Dyvers dothe vse as I have hard & kno

1 Leave a comment on paragraph 1 0 77v

2 Leave a comment on paragraph 2 0 f. [77v]

3 Leave a comment on paragraph 3 0 1    Dyvers dothe vse as I have hard & kno
2    whan{_a}that{{th}+t+} to chaun{_u}ge1 their{{th}’} lades{es} do beginne
3    to morne & waile & neuer{u’} for to lynne2
4    hoping there{{th}’} bye to pease their{{th}’}  painefull woo.
5    And soim{_i}m there{{th}’} be that{{th}+t+} whan{_a} it chansithe soo
6    that{{th}+t+} woman{_a} change & hate where love hath bene
7    thei call them{_e} fals & think with{w+t+} wordes{es}to wynne
8    the hartes{es} of them{_e}which{w+c+} other where dothe gro.
9    But as for me though that{{th}+t+} by chan{_a}nse in dede
10    change hathe out worne the{{th}+e+} favorthat{{th}+t+} I had
11    I will not wayle / lamen{_e}t noyr yet be sad
12    nor call her fals that{{th}+t+} falsley ded me fede
13    but let it passe & thin{_i}k it is of kinde
14    that often{_e}n3 chaun{_u}nge doth plese a woman{_a}s4 min{_i}de

4 Leave a comment on paragraph 4 0 fs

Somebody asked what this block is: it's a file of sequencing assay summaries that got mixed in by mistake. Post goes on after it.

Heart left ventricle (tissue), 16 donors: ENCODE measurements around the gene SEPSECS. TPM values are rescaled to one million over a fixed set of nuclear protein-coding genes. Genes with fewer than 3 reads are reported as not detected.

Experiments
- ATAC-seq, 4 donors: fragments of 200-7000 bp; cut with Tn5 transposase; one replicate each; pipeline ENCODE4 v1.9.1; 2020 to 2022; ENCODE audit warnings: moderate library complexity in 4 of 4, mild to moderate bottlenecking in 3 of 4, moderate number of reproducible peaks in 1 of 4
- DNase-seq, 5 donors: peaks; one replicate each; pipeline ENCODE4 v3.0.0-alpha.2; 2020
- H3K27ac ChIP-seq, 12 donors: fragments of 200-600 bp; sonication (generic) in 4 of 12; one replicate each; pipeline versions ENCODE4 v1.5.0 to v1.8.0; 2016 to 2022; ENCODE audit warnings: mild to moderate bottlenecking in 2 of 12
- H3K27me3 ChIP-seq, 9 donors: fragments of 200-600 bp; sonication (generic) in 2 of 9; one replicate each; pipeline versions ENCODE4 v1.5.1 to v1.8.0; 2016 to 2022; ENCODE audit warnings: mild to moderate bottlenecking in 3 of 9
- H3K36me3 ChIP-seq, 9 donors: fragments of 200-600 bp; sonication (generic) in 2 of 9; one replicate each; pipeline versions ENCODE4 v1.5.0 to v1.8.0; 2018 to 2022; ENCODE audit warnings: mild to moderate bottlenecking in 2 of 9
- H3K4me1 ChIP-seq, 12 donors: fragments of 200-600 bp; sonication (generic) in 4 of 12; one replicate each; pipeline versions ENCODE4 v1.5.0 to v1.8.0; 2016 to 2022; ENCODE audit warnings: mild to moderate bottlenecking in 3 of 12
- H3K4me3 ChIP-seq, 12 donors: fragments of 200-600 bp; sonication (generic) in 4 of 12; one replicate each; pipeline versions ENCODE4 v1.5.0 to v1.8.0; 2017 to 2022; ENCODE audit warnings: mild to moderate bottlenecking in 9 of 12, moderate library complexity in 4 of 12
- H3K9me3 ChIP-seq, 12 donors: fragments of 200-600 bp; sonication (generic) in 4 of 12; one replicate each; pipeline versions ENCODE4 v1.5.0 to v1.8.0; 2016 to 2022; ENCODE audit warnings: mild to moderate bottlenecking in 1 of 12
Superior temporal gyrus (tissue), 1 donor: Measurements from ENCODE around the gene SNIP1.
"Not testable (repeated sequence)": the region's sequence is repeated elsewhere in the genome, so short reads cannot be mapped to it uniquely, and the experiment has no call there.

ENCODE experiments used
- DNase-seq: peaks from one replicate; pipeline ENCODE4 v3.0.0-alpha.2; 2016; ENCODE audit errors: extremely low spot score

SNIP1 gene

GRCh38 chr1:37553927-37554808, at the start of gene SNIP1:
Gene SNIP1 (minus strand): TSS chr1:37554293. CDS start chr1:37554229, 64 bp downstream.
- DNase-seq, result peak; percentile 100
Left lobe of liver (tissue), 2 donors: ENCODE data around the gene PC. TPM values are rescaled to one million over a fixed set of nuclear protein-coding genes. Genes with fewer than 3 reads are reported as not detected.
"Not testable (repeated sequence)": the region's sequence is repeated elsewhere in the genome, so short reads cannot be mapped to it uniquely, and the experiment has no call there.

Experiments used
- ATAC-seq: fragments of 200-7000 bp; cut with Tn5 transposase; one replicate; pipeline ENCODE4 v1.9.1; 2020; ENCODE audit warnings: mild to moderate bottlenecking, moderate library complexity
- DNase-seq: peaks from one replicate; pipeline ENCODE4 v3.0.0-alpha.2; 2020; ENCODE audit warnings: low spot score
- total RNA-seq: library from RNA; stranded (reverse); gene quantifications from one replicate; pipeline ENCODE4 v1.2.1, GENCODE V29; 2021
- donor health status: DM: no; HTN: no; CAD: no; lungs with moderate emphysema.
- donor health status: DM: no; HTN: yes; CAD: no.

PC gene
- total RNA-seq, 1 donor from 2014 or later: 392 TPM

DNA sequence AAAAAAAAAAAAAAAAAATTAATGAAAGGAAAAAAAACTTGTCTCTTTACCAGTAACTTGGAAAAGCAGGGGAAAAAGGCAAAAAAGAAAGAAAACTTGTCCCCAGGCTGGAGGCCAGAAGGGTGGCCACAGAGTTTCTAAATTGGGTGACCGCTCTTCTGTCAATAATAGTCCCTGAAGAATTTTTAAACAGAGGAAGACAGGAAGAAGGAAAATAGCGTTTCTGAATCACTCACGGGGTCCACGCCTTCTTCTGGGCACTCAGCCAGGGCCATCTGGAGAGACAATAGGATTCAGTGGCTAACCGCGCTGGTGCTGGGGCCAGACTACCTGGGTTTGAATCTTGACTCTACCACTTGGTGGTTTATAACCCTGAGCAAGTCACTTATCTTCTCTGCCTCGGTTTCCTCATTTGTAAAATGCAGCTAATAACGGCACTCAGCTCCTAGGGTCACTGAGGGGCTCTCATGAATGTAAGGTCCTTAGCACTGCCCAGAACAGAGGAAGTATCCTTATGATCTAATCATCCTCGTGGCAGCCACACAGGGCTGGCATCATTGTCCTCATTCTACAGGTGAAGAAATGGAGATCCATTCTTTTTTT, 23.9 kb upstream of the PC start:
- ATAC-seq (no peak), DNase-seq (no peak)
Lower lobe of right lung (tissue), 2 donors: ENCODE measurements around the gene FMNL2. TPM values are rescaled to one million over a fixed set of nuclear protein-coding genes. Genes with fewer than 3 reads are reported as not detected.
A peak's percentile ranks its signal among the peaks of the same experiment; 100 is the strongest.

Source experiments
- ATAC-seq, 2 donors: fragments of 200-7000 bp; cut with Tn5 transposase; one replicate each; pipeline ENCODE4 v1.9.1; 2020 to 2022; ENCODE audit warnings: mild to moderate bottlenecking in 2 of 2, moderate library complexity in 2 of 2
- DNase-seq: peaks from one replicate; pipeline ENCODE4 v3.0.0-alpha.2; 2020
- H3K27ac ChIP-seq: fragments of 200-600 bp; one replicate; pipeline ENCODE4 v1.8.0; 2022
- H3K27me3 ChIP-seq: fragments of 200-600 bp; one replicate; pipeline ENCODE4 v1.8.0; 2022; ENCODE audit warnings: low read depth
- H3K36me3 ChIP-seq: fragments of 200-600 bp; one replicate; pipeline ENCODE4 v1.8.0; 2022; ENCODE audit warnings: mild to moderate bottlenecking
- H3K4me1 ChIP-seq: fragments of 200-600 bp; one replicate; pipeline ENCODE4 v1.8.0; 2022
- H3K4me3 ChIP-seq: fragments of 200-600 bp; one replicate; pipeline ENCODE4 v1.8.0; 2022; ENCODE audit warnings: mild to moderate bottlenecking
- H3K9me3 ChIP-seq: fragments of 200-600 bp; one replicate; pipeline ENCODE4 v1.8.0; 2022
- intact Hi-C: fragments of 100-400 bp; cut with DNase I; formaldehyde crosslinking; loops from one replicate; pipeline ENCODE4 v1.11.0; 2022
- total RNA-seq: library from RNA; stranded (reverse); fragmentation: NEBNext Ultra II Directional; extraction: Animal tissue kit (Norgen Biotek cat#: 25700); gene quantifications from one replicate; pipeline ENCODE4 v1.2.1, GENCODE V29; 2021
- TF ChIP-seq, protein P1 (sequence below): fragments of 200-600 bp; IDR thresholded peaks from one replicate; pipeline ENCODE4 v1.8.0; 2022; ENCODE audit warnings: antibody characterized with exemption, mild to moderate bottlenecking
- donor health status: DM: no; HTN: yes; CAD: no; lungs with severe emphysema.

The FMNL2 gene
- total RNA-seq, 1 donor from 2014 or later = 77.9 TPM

Notes & Glosses

5 Leave a comment on paragraph 5 0 1. See Petti (1977, 22). A macron shaped with a curve and a dot beneath is an older form still in use in the 15th century.
2. The meaning of “to lynne” is “to cease.”
3. The word “oftenn” is an example of a seemingly unnecessary indication of a supplied nasal.
4. See Petti (1977, 22). A macron shaped as an ascending hook or curl is an ornamental form used in the 15th century.


6 Leave a comment on paragraph 6 0 Attributed to Sir Thomas Wyatt (Rebholz 1978, 224), this poem was entered by H8. In contrast to the common courtly love trope, the speaker refuses to complain about the fickleness of the lady, and justifies his refusal by remarking that womens’ fickleness represents a part of “kinde”—that is, a natural attribute of a woman’s temperament. For another example describing this perspective concerning womens’ fickleness, see the poem “Spight hathe no powre to make me sadde” (78r). Petrarch also touched on this theme of fickleness; in Rime 183, for instance, he writes: “Woman is by nature a changeable thing; whence I know well that a loving condition in the heart of woman lasts a very short time” (II, 12-14) (Rebholz 1978, 495). This poem has the largest number of abbreviations in the entire manuscript.

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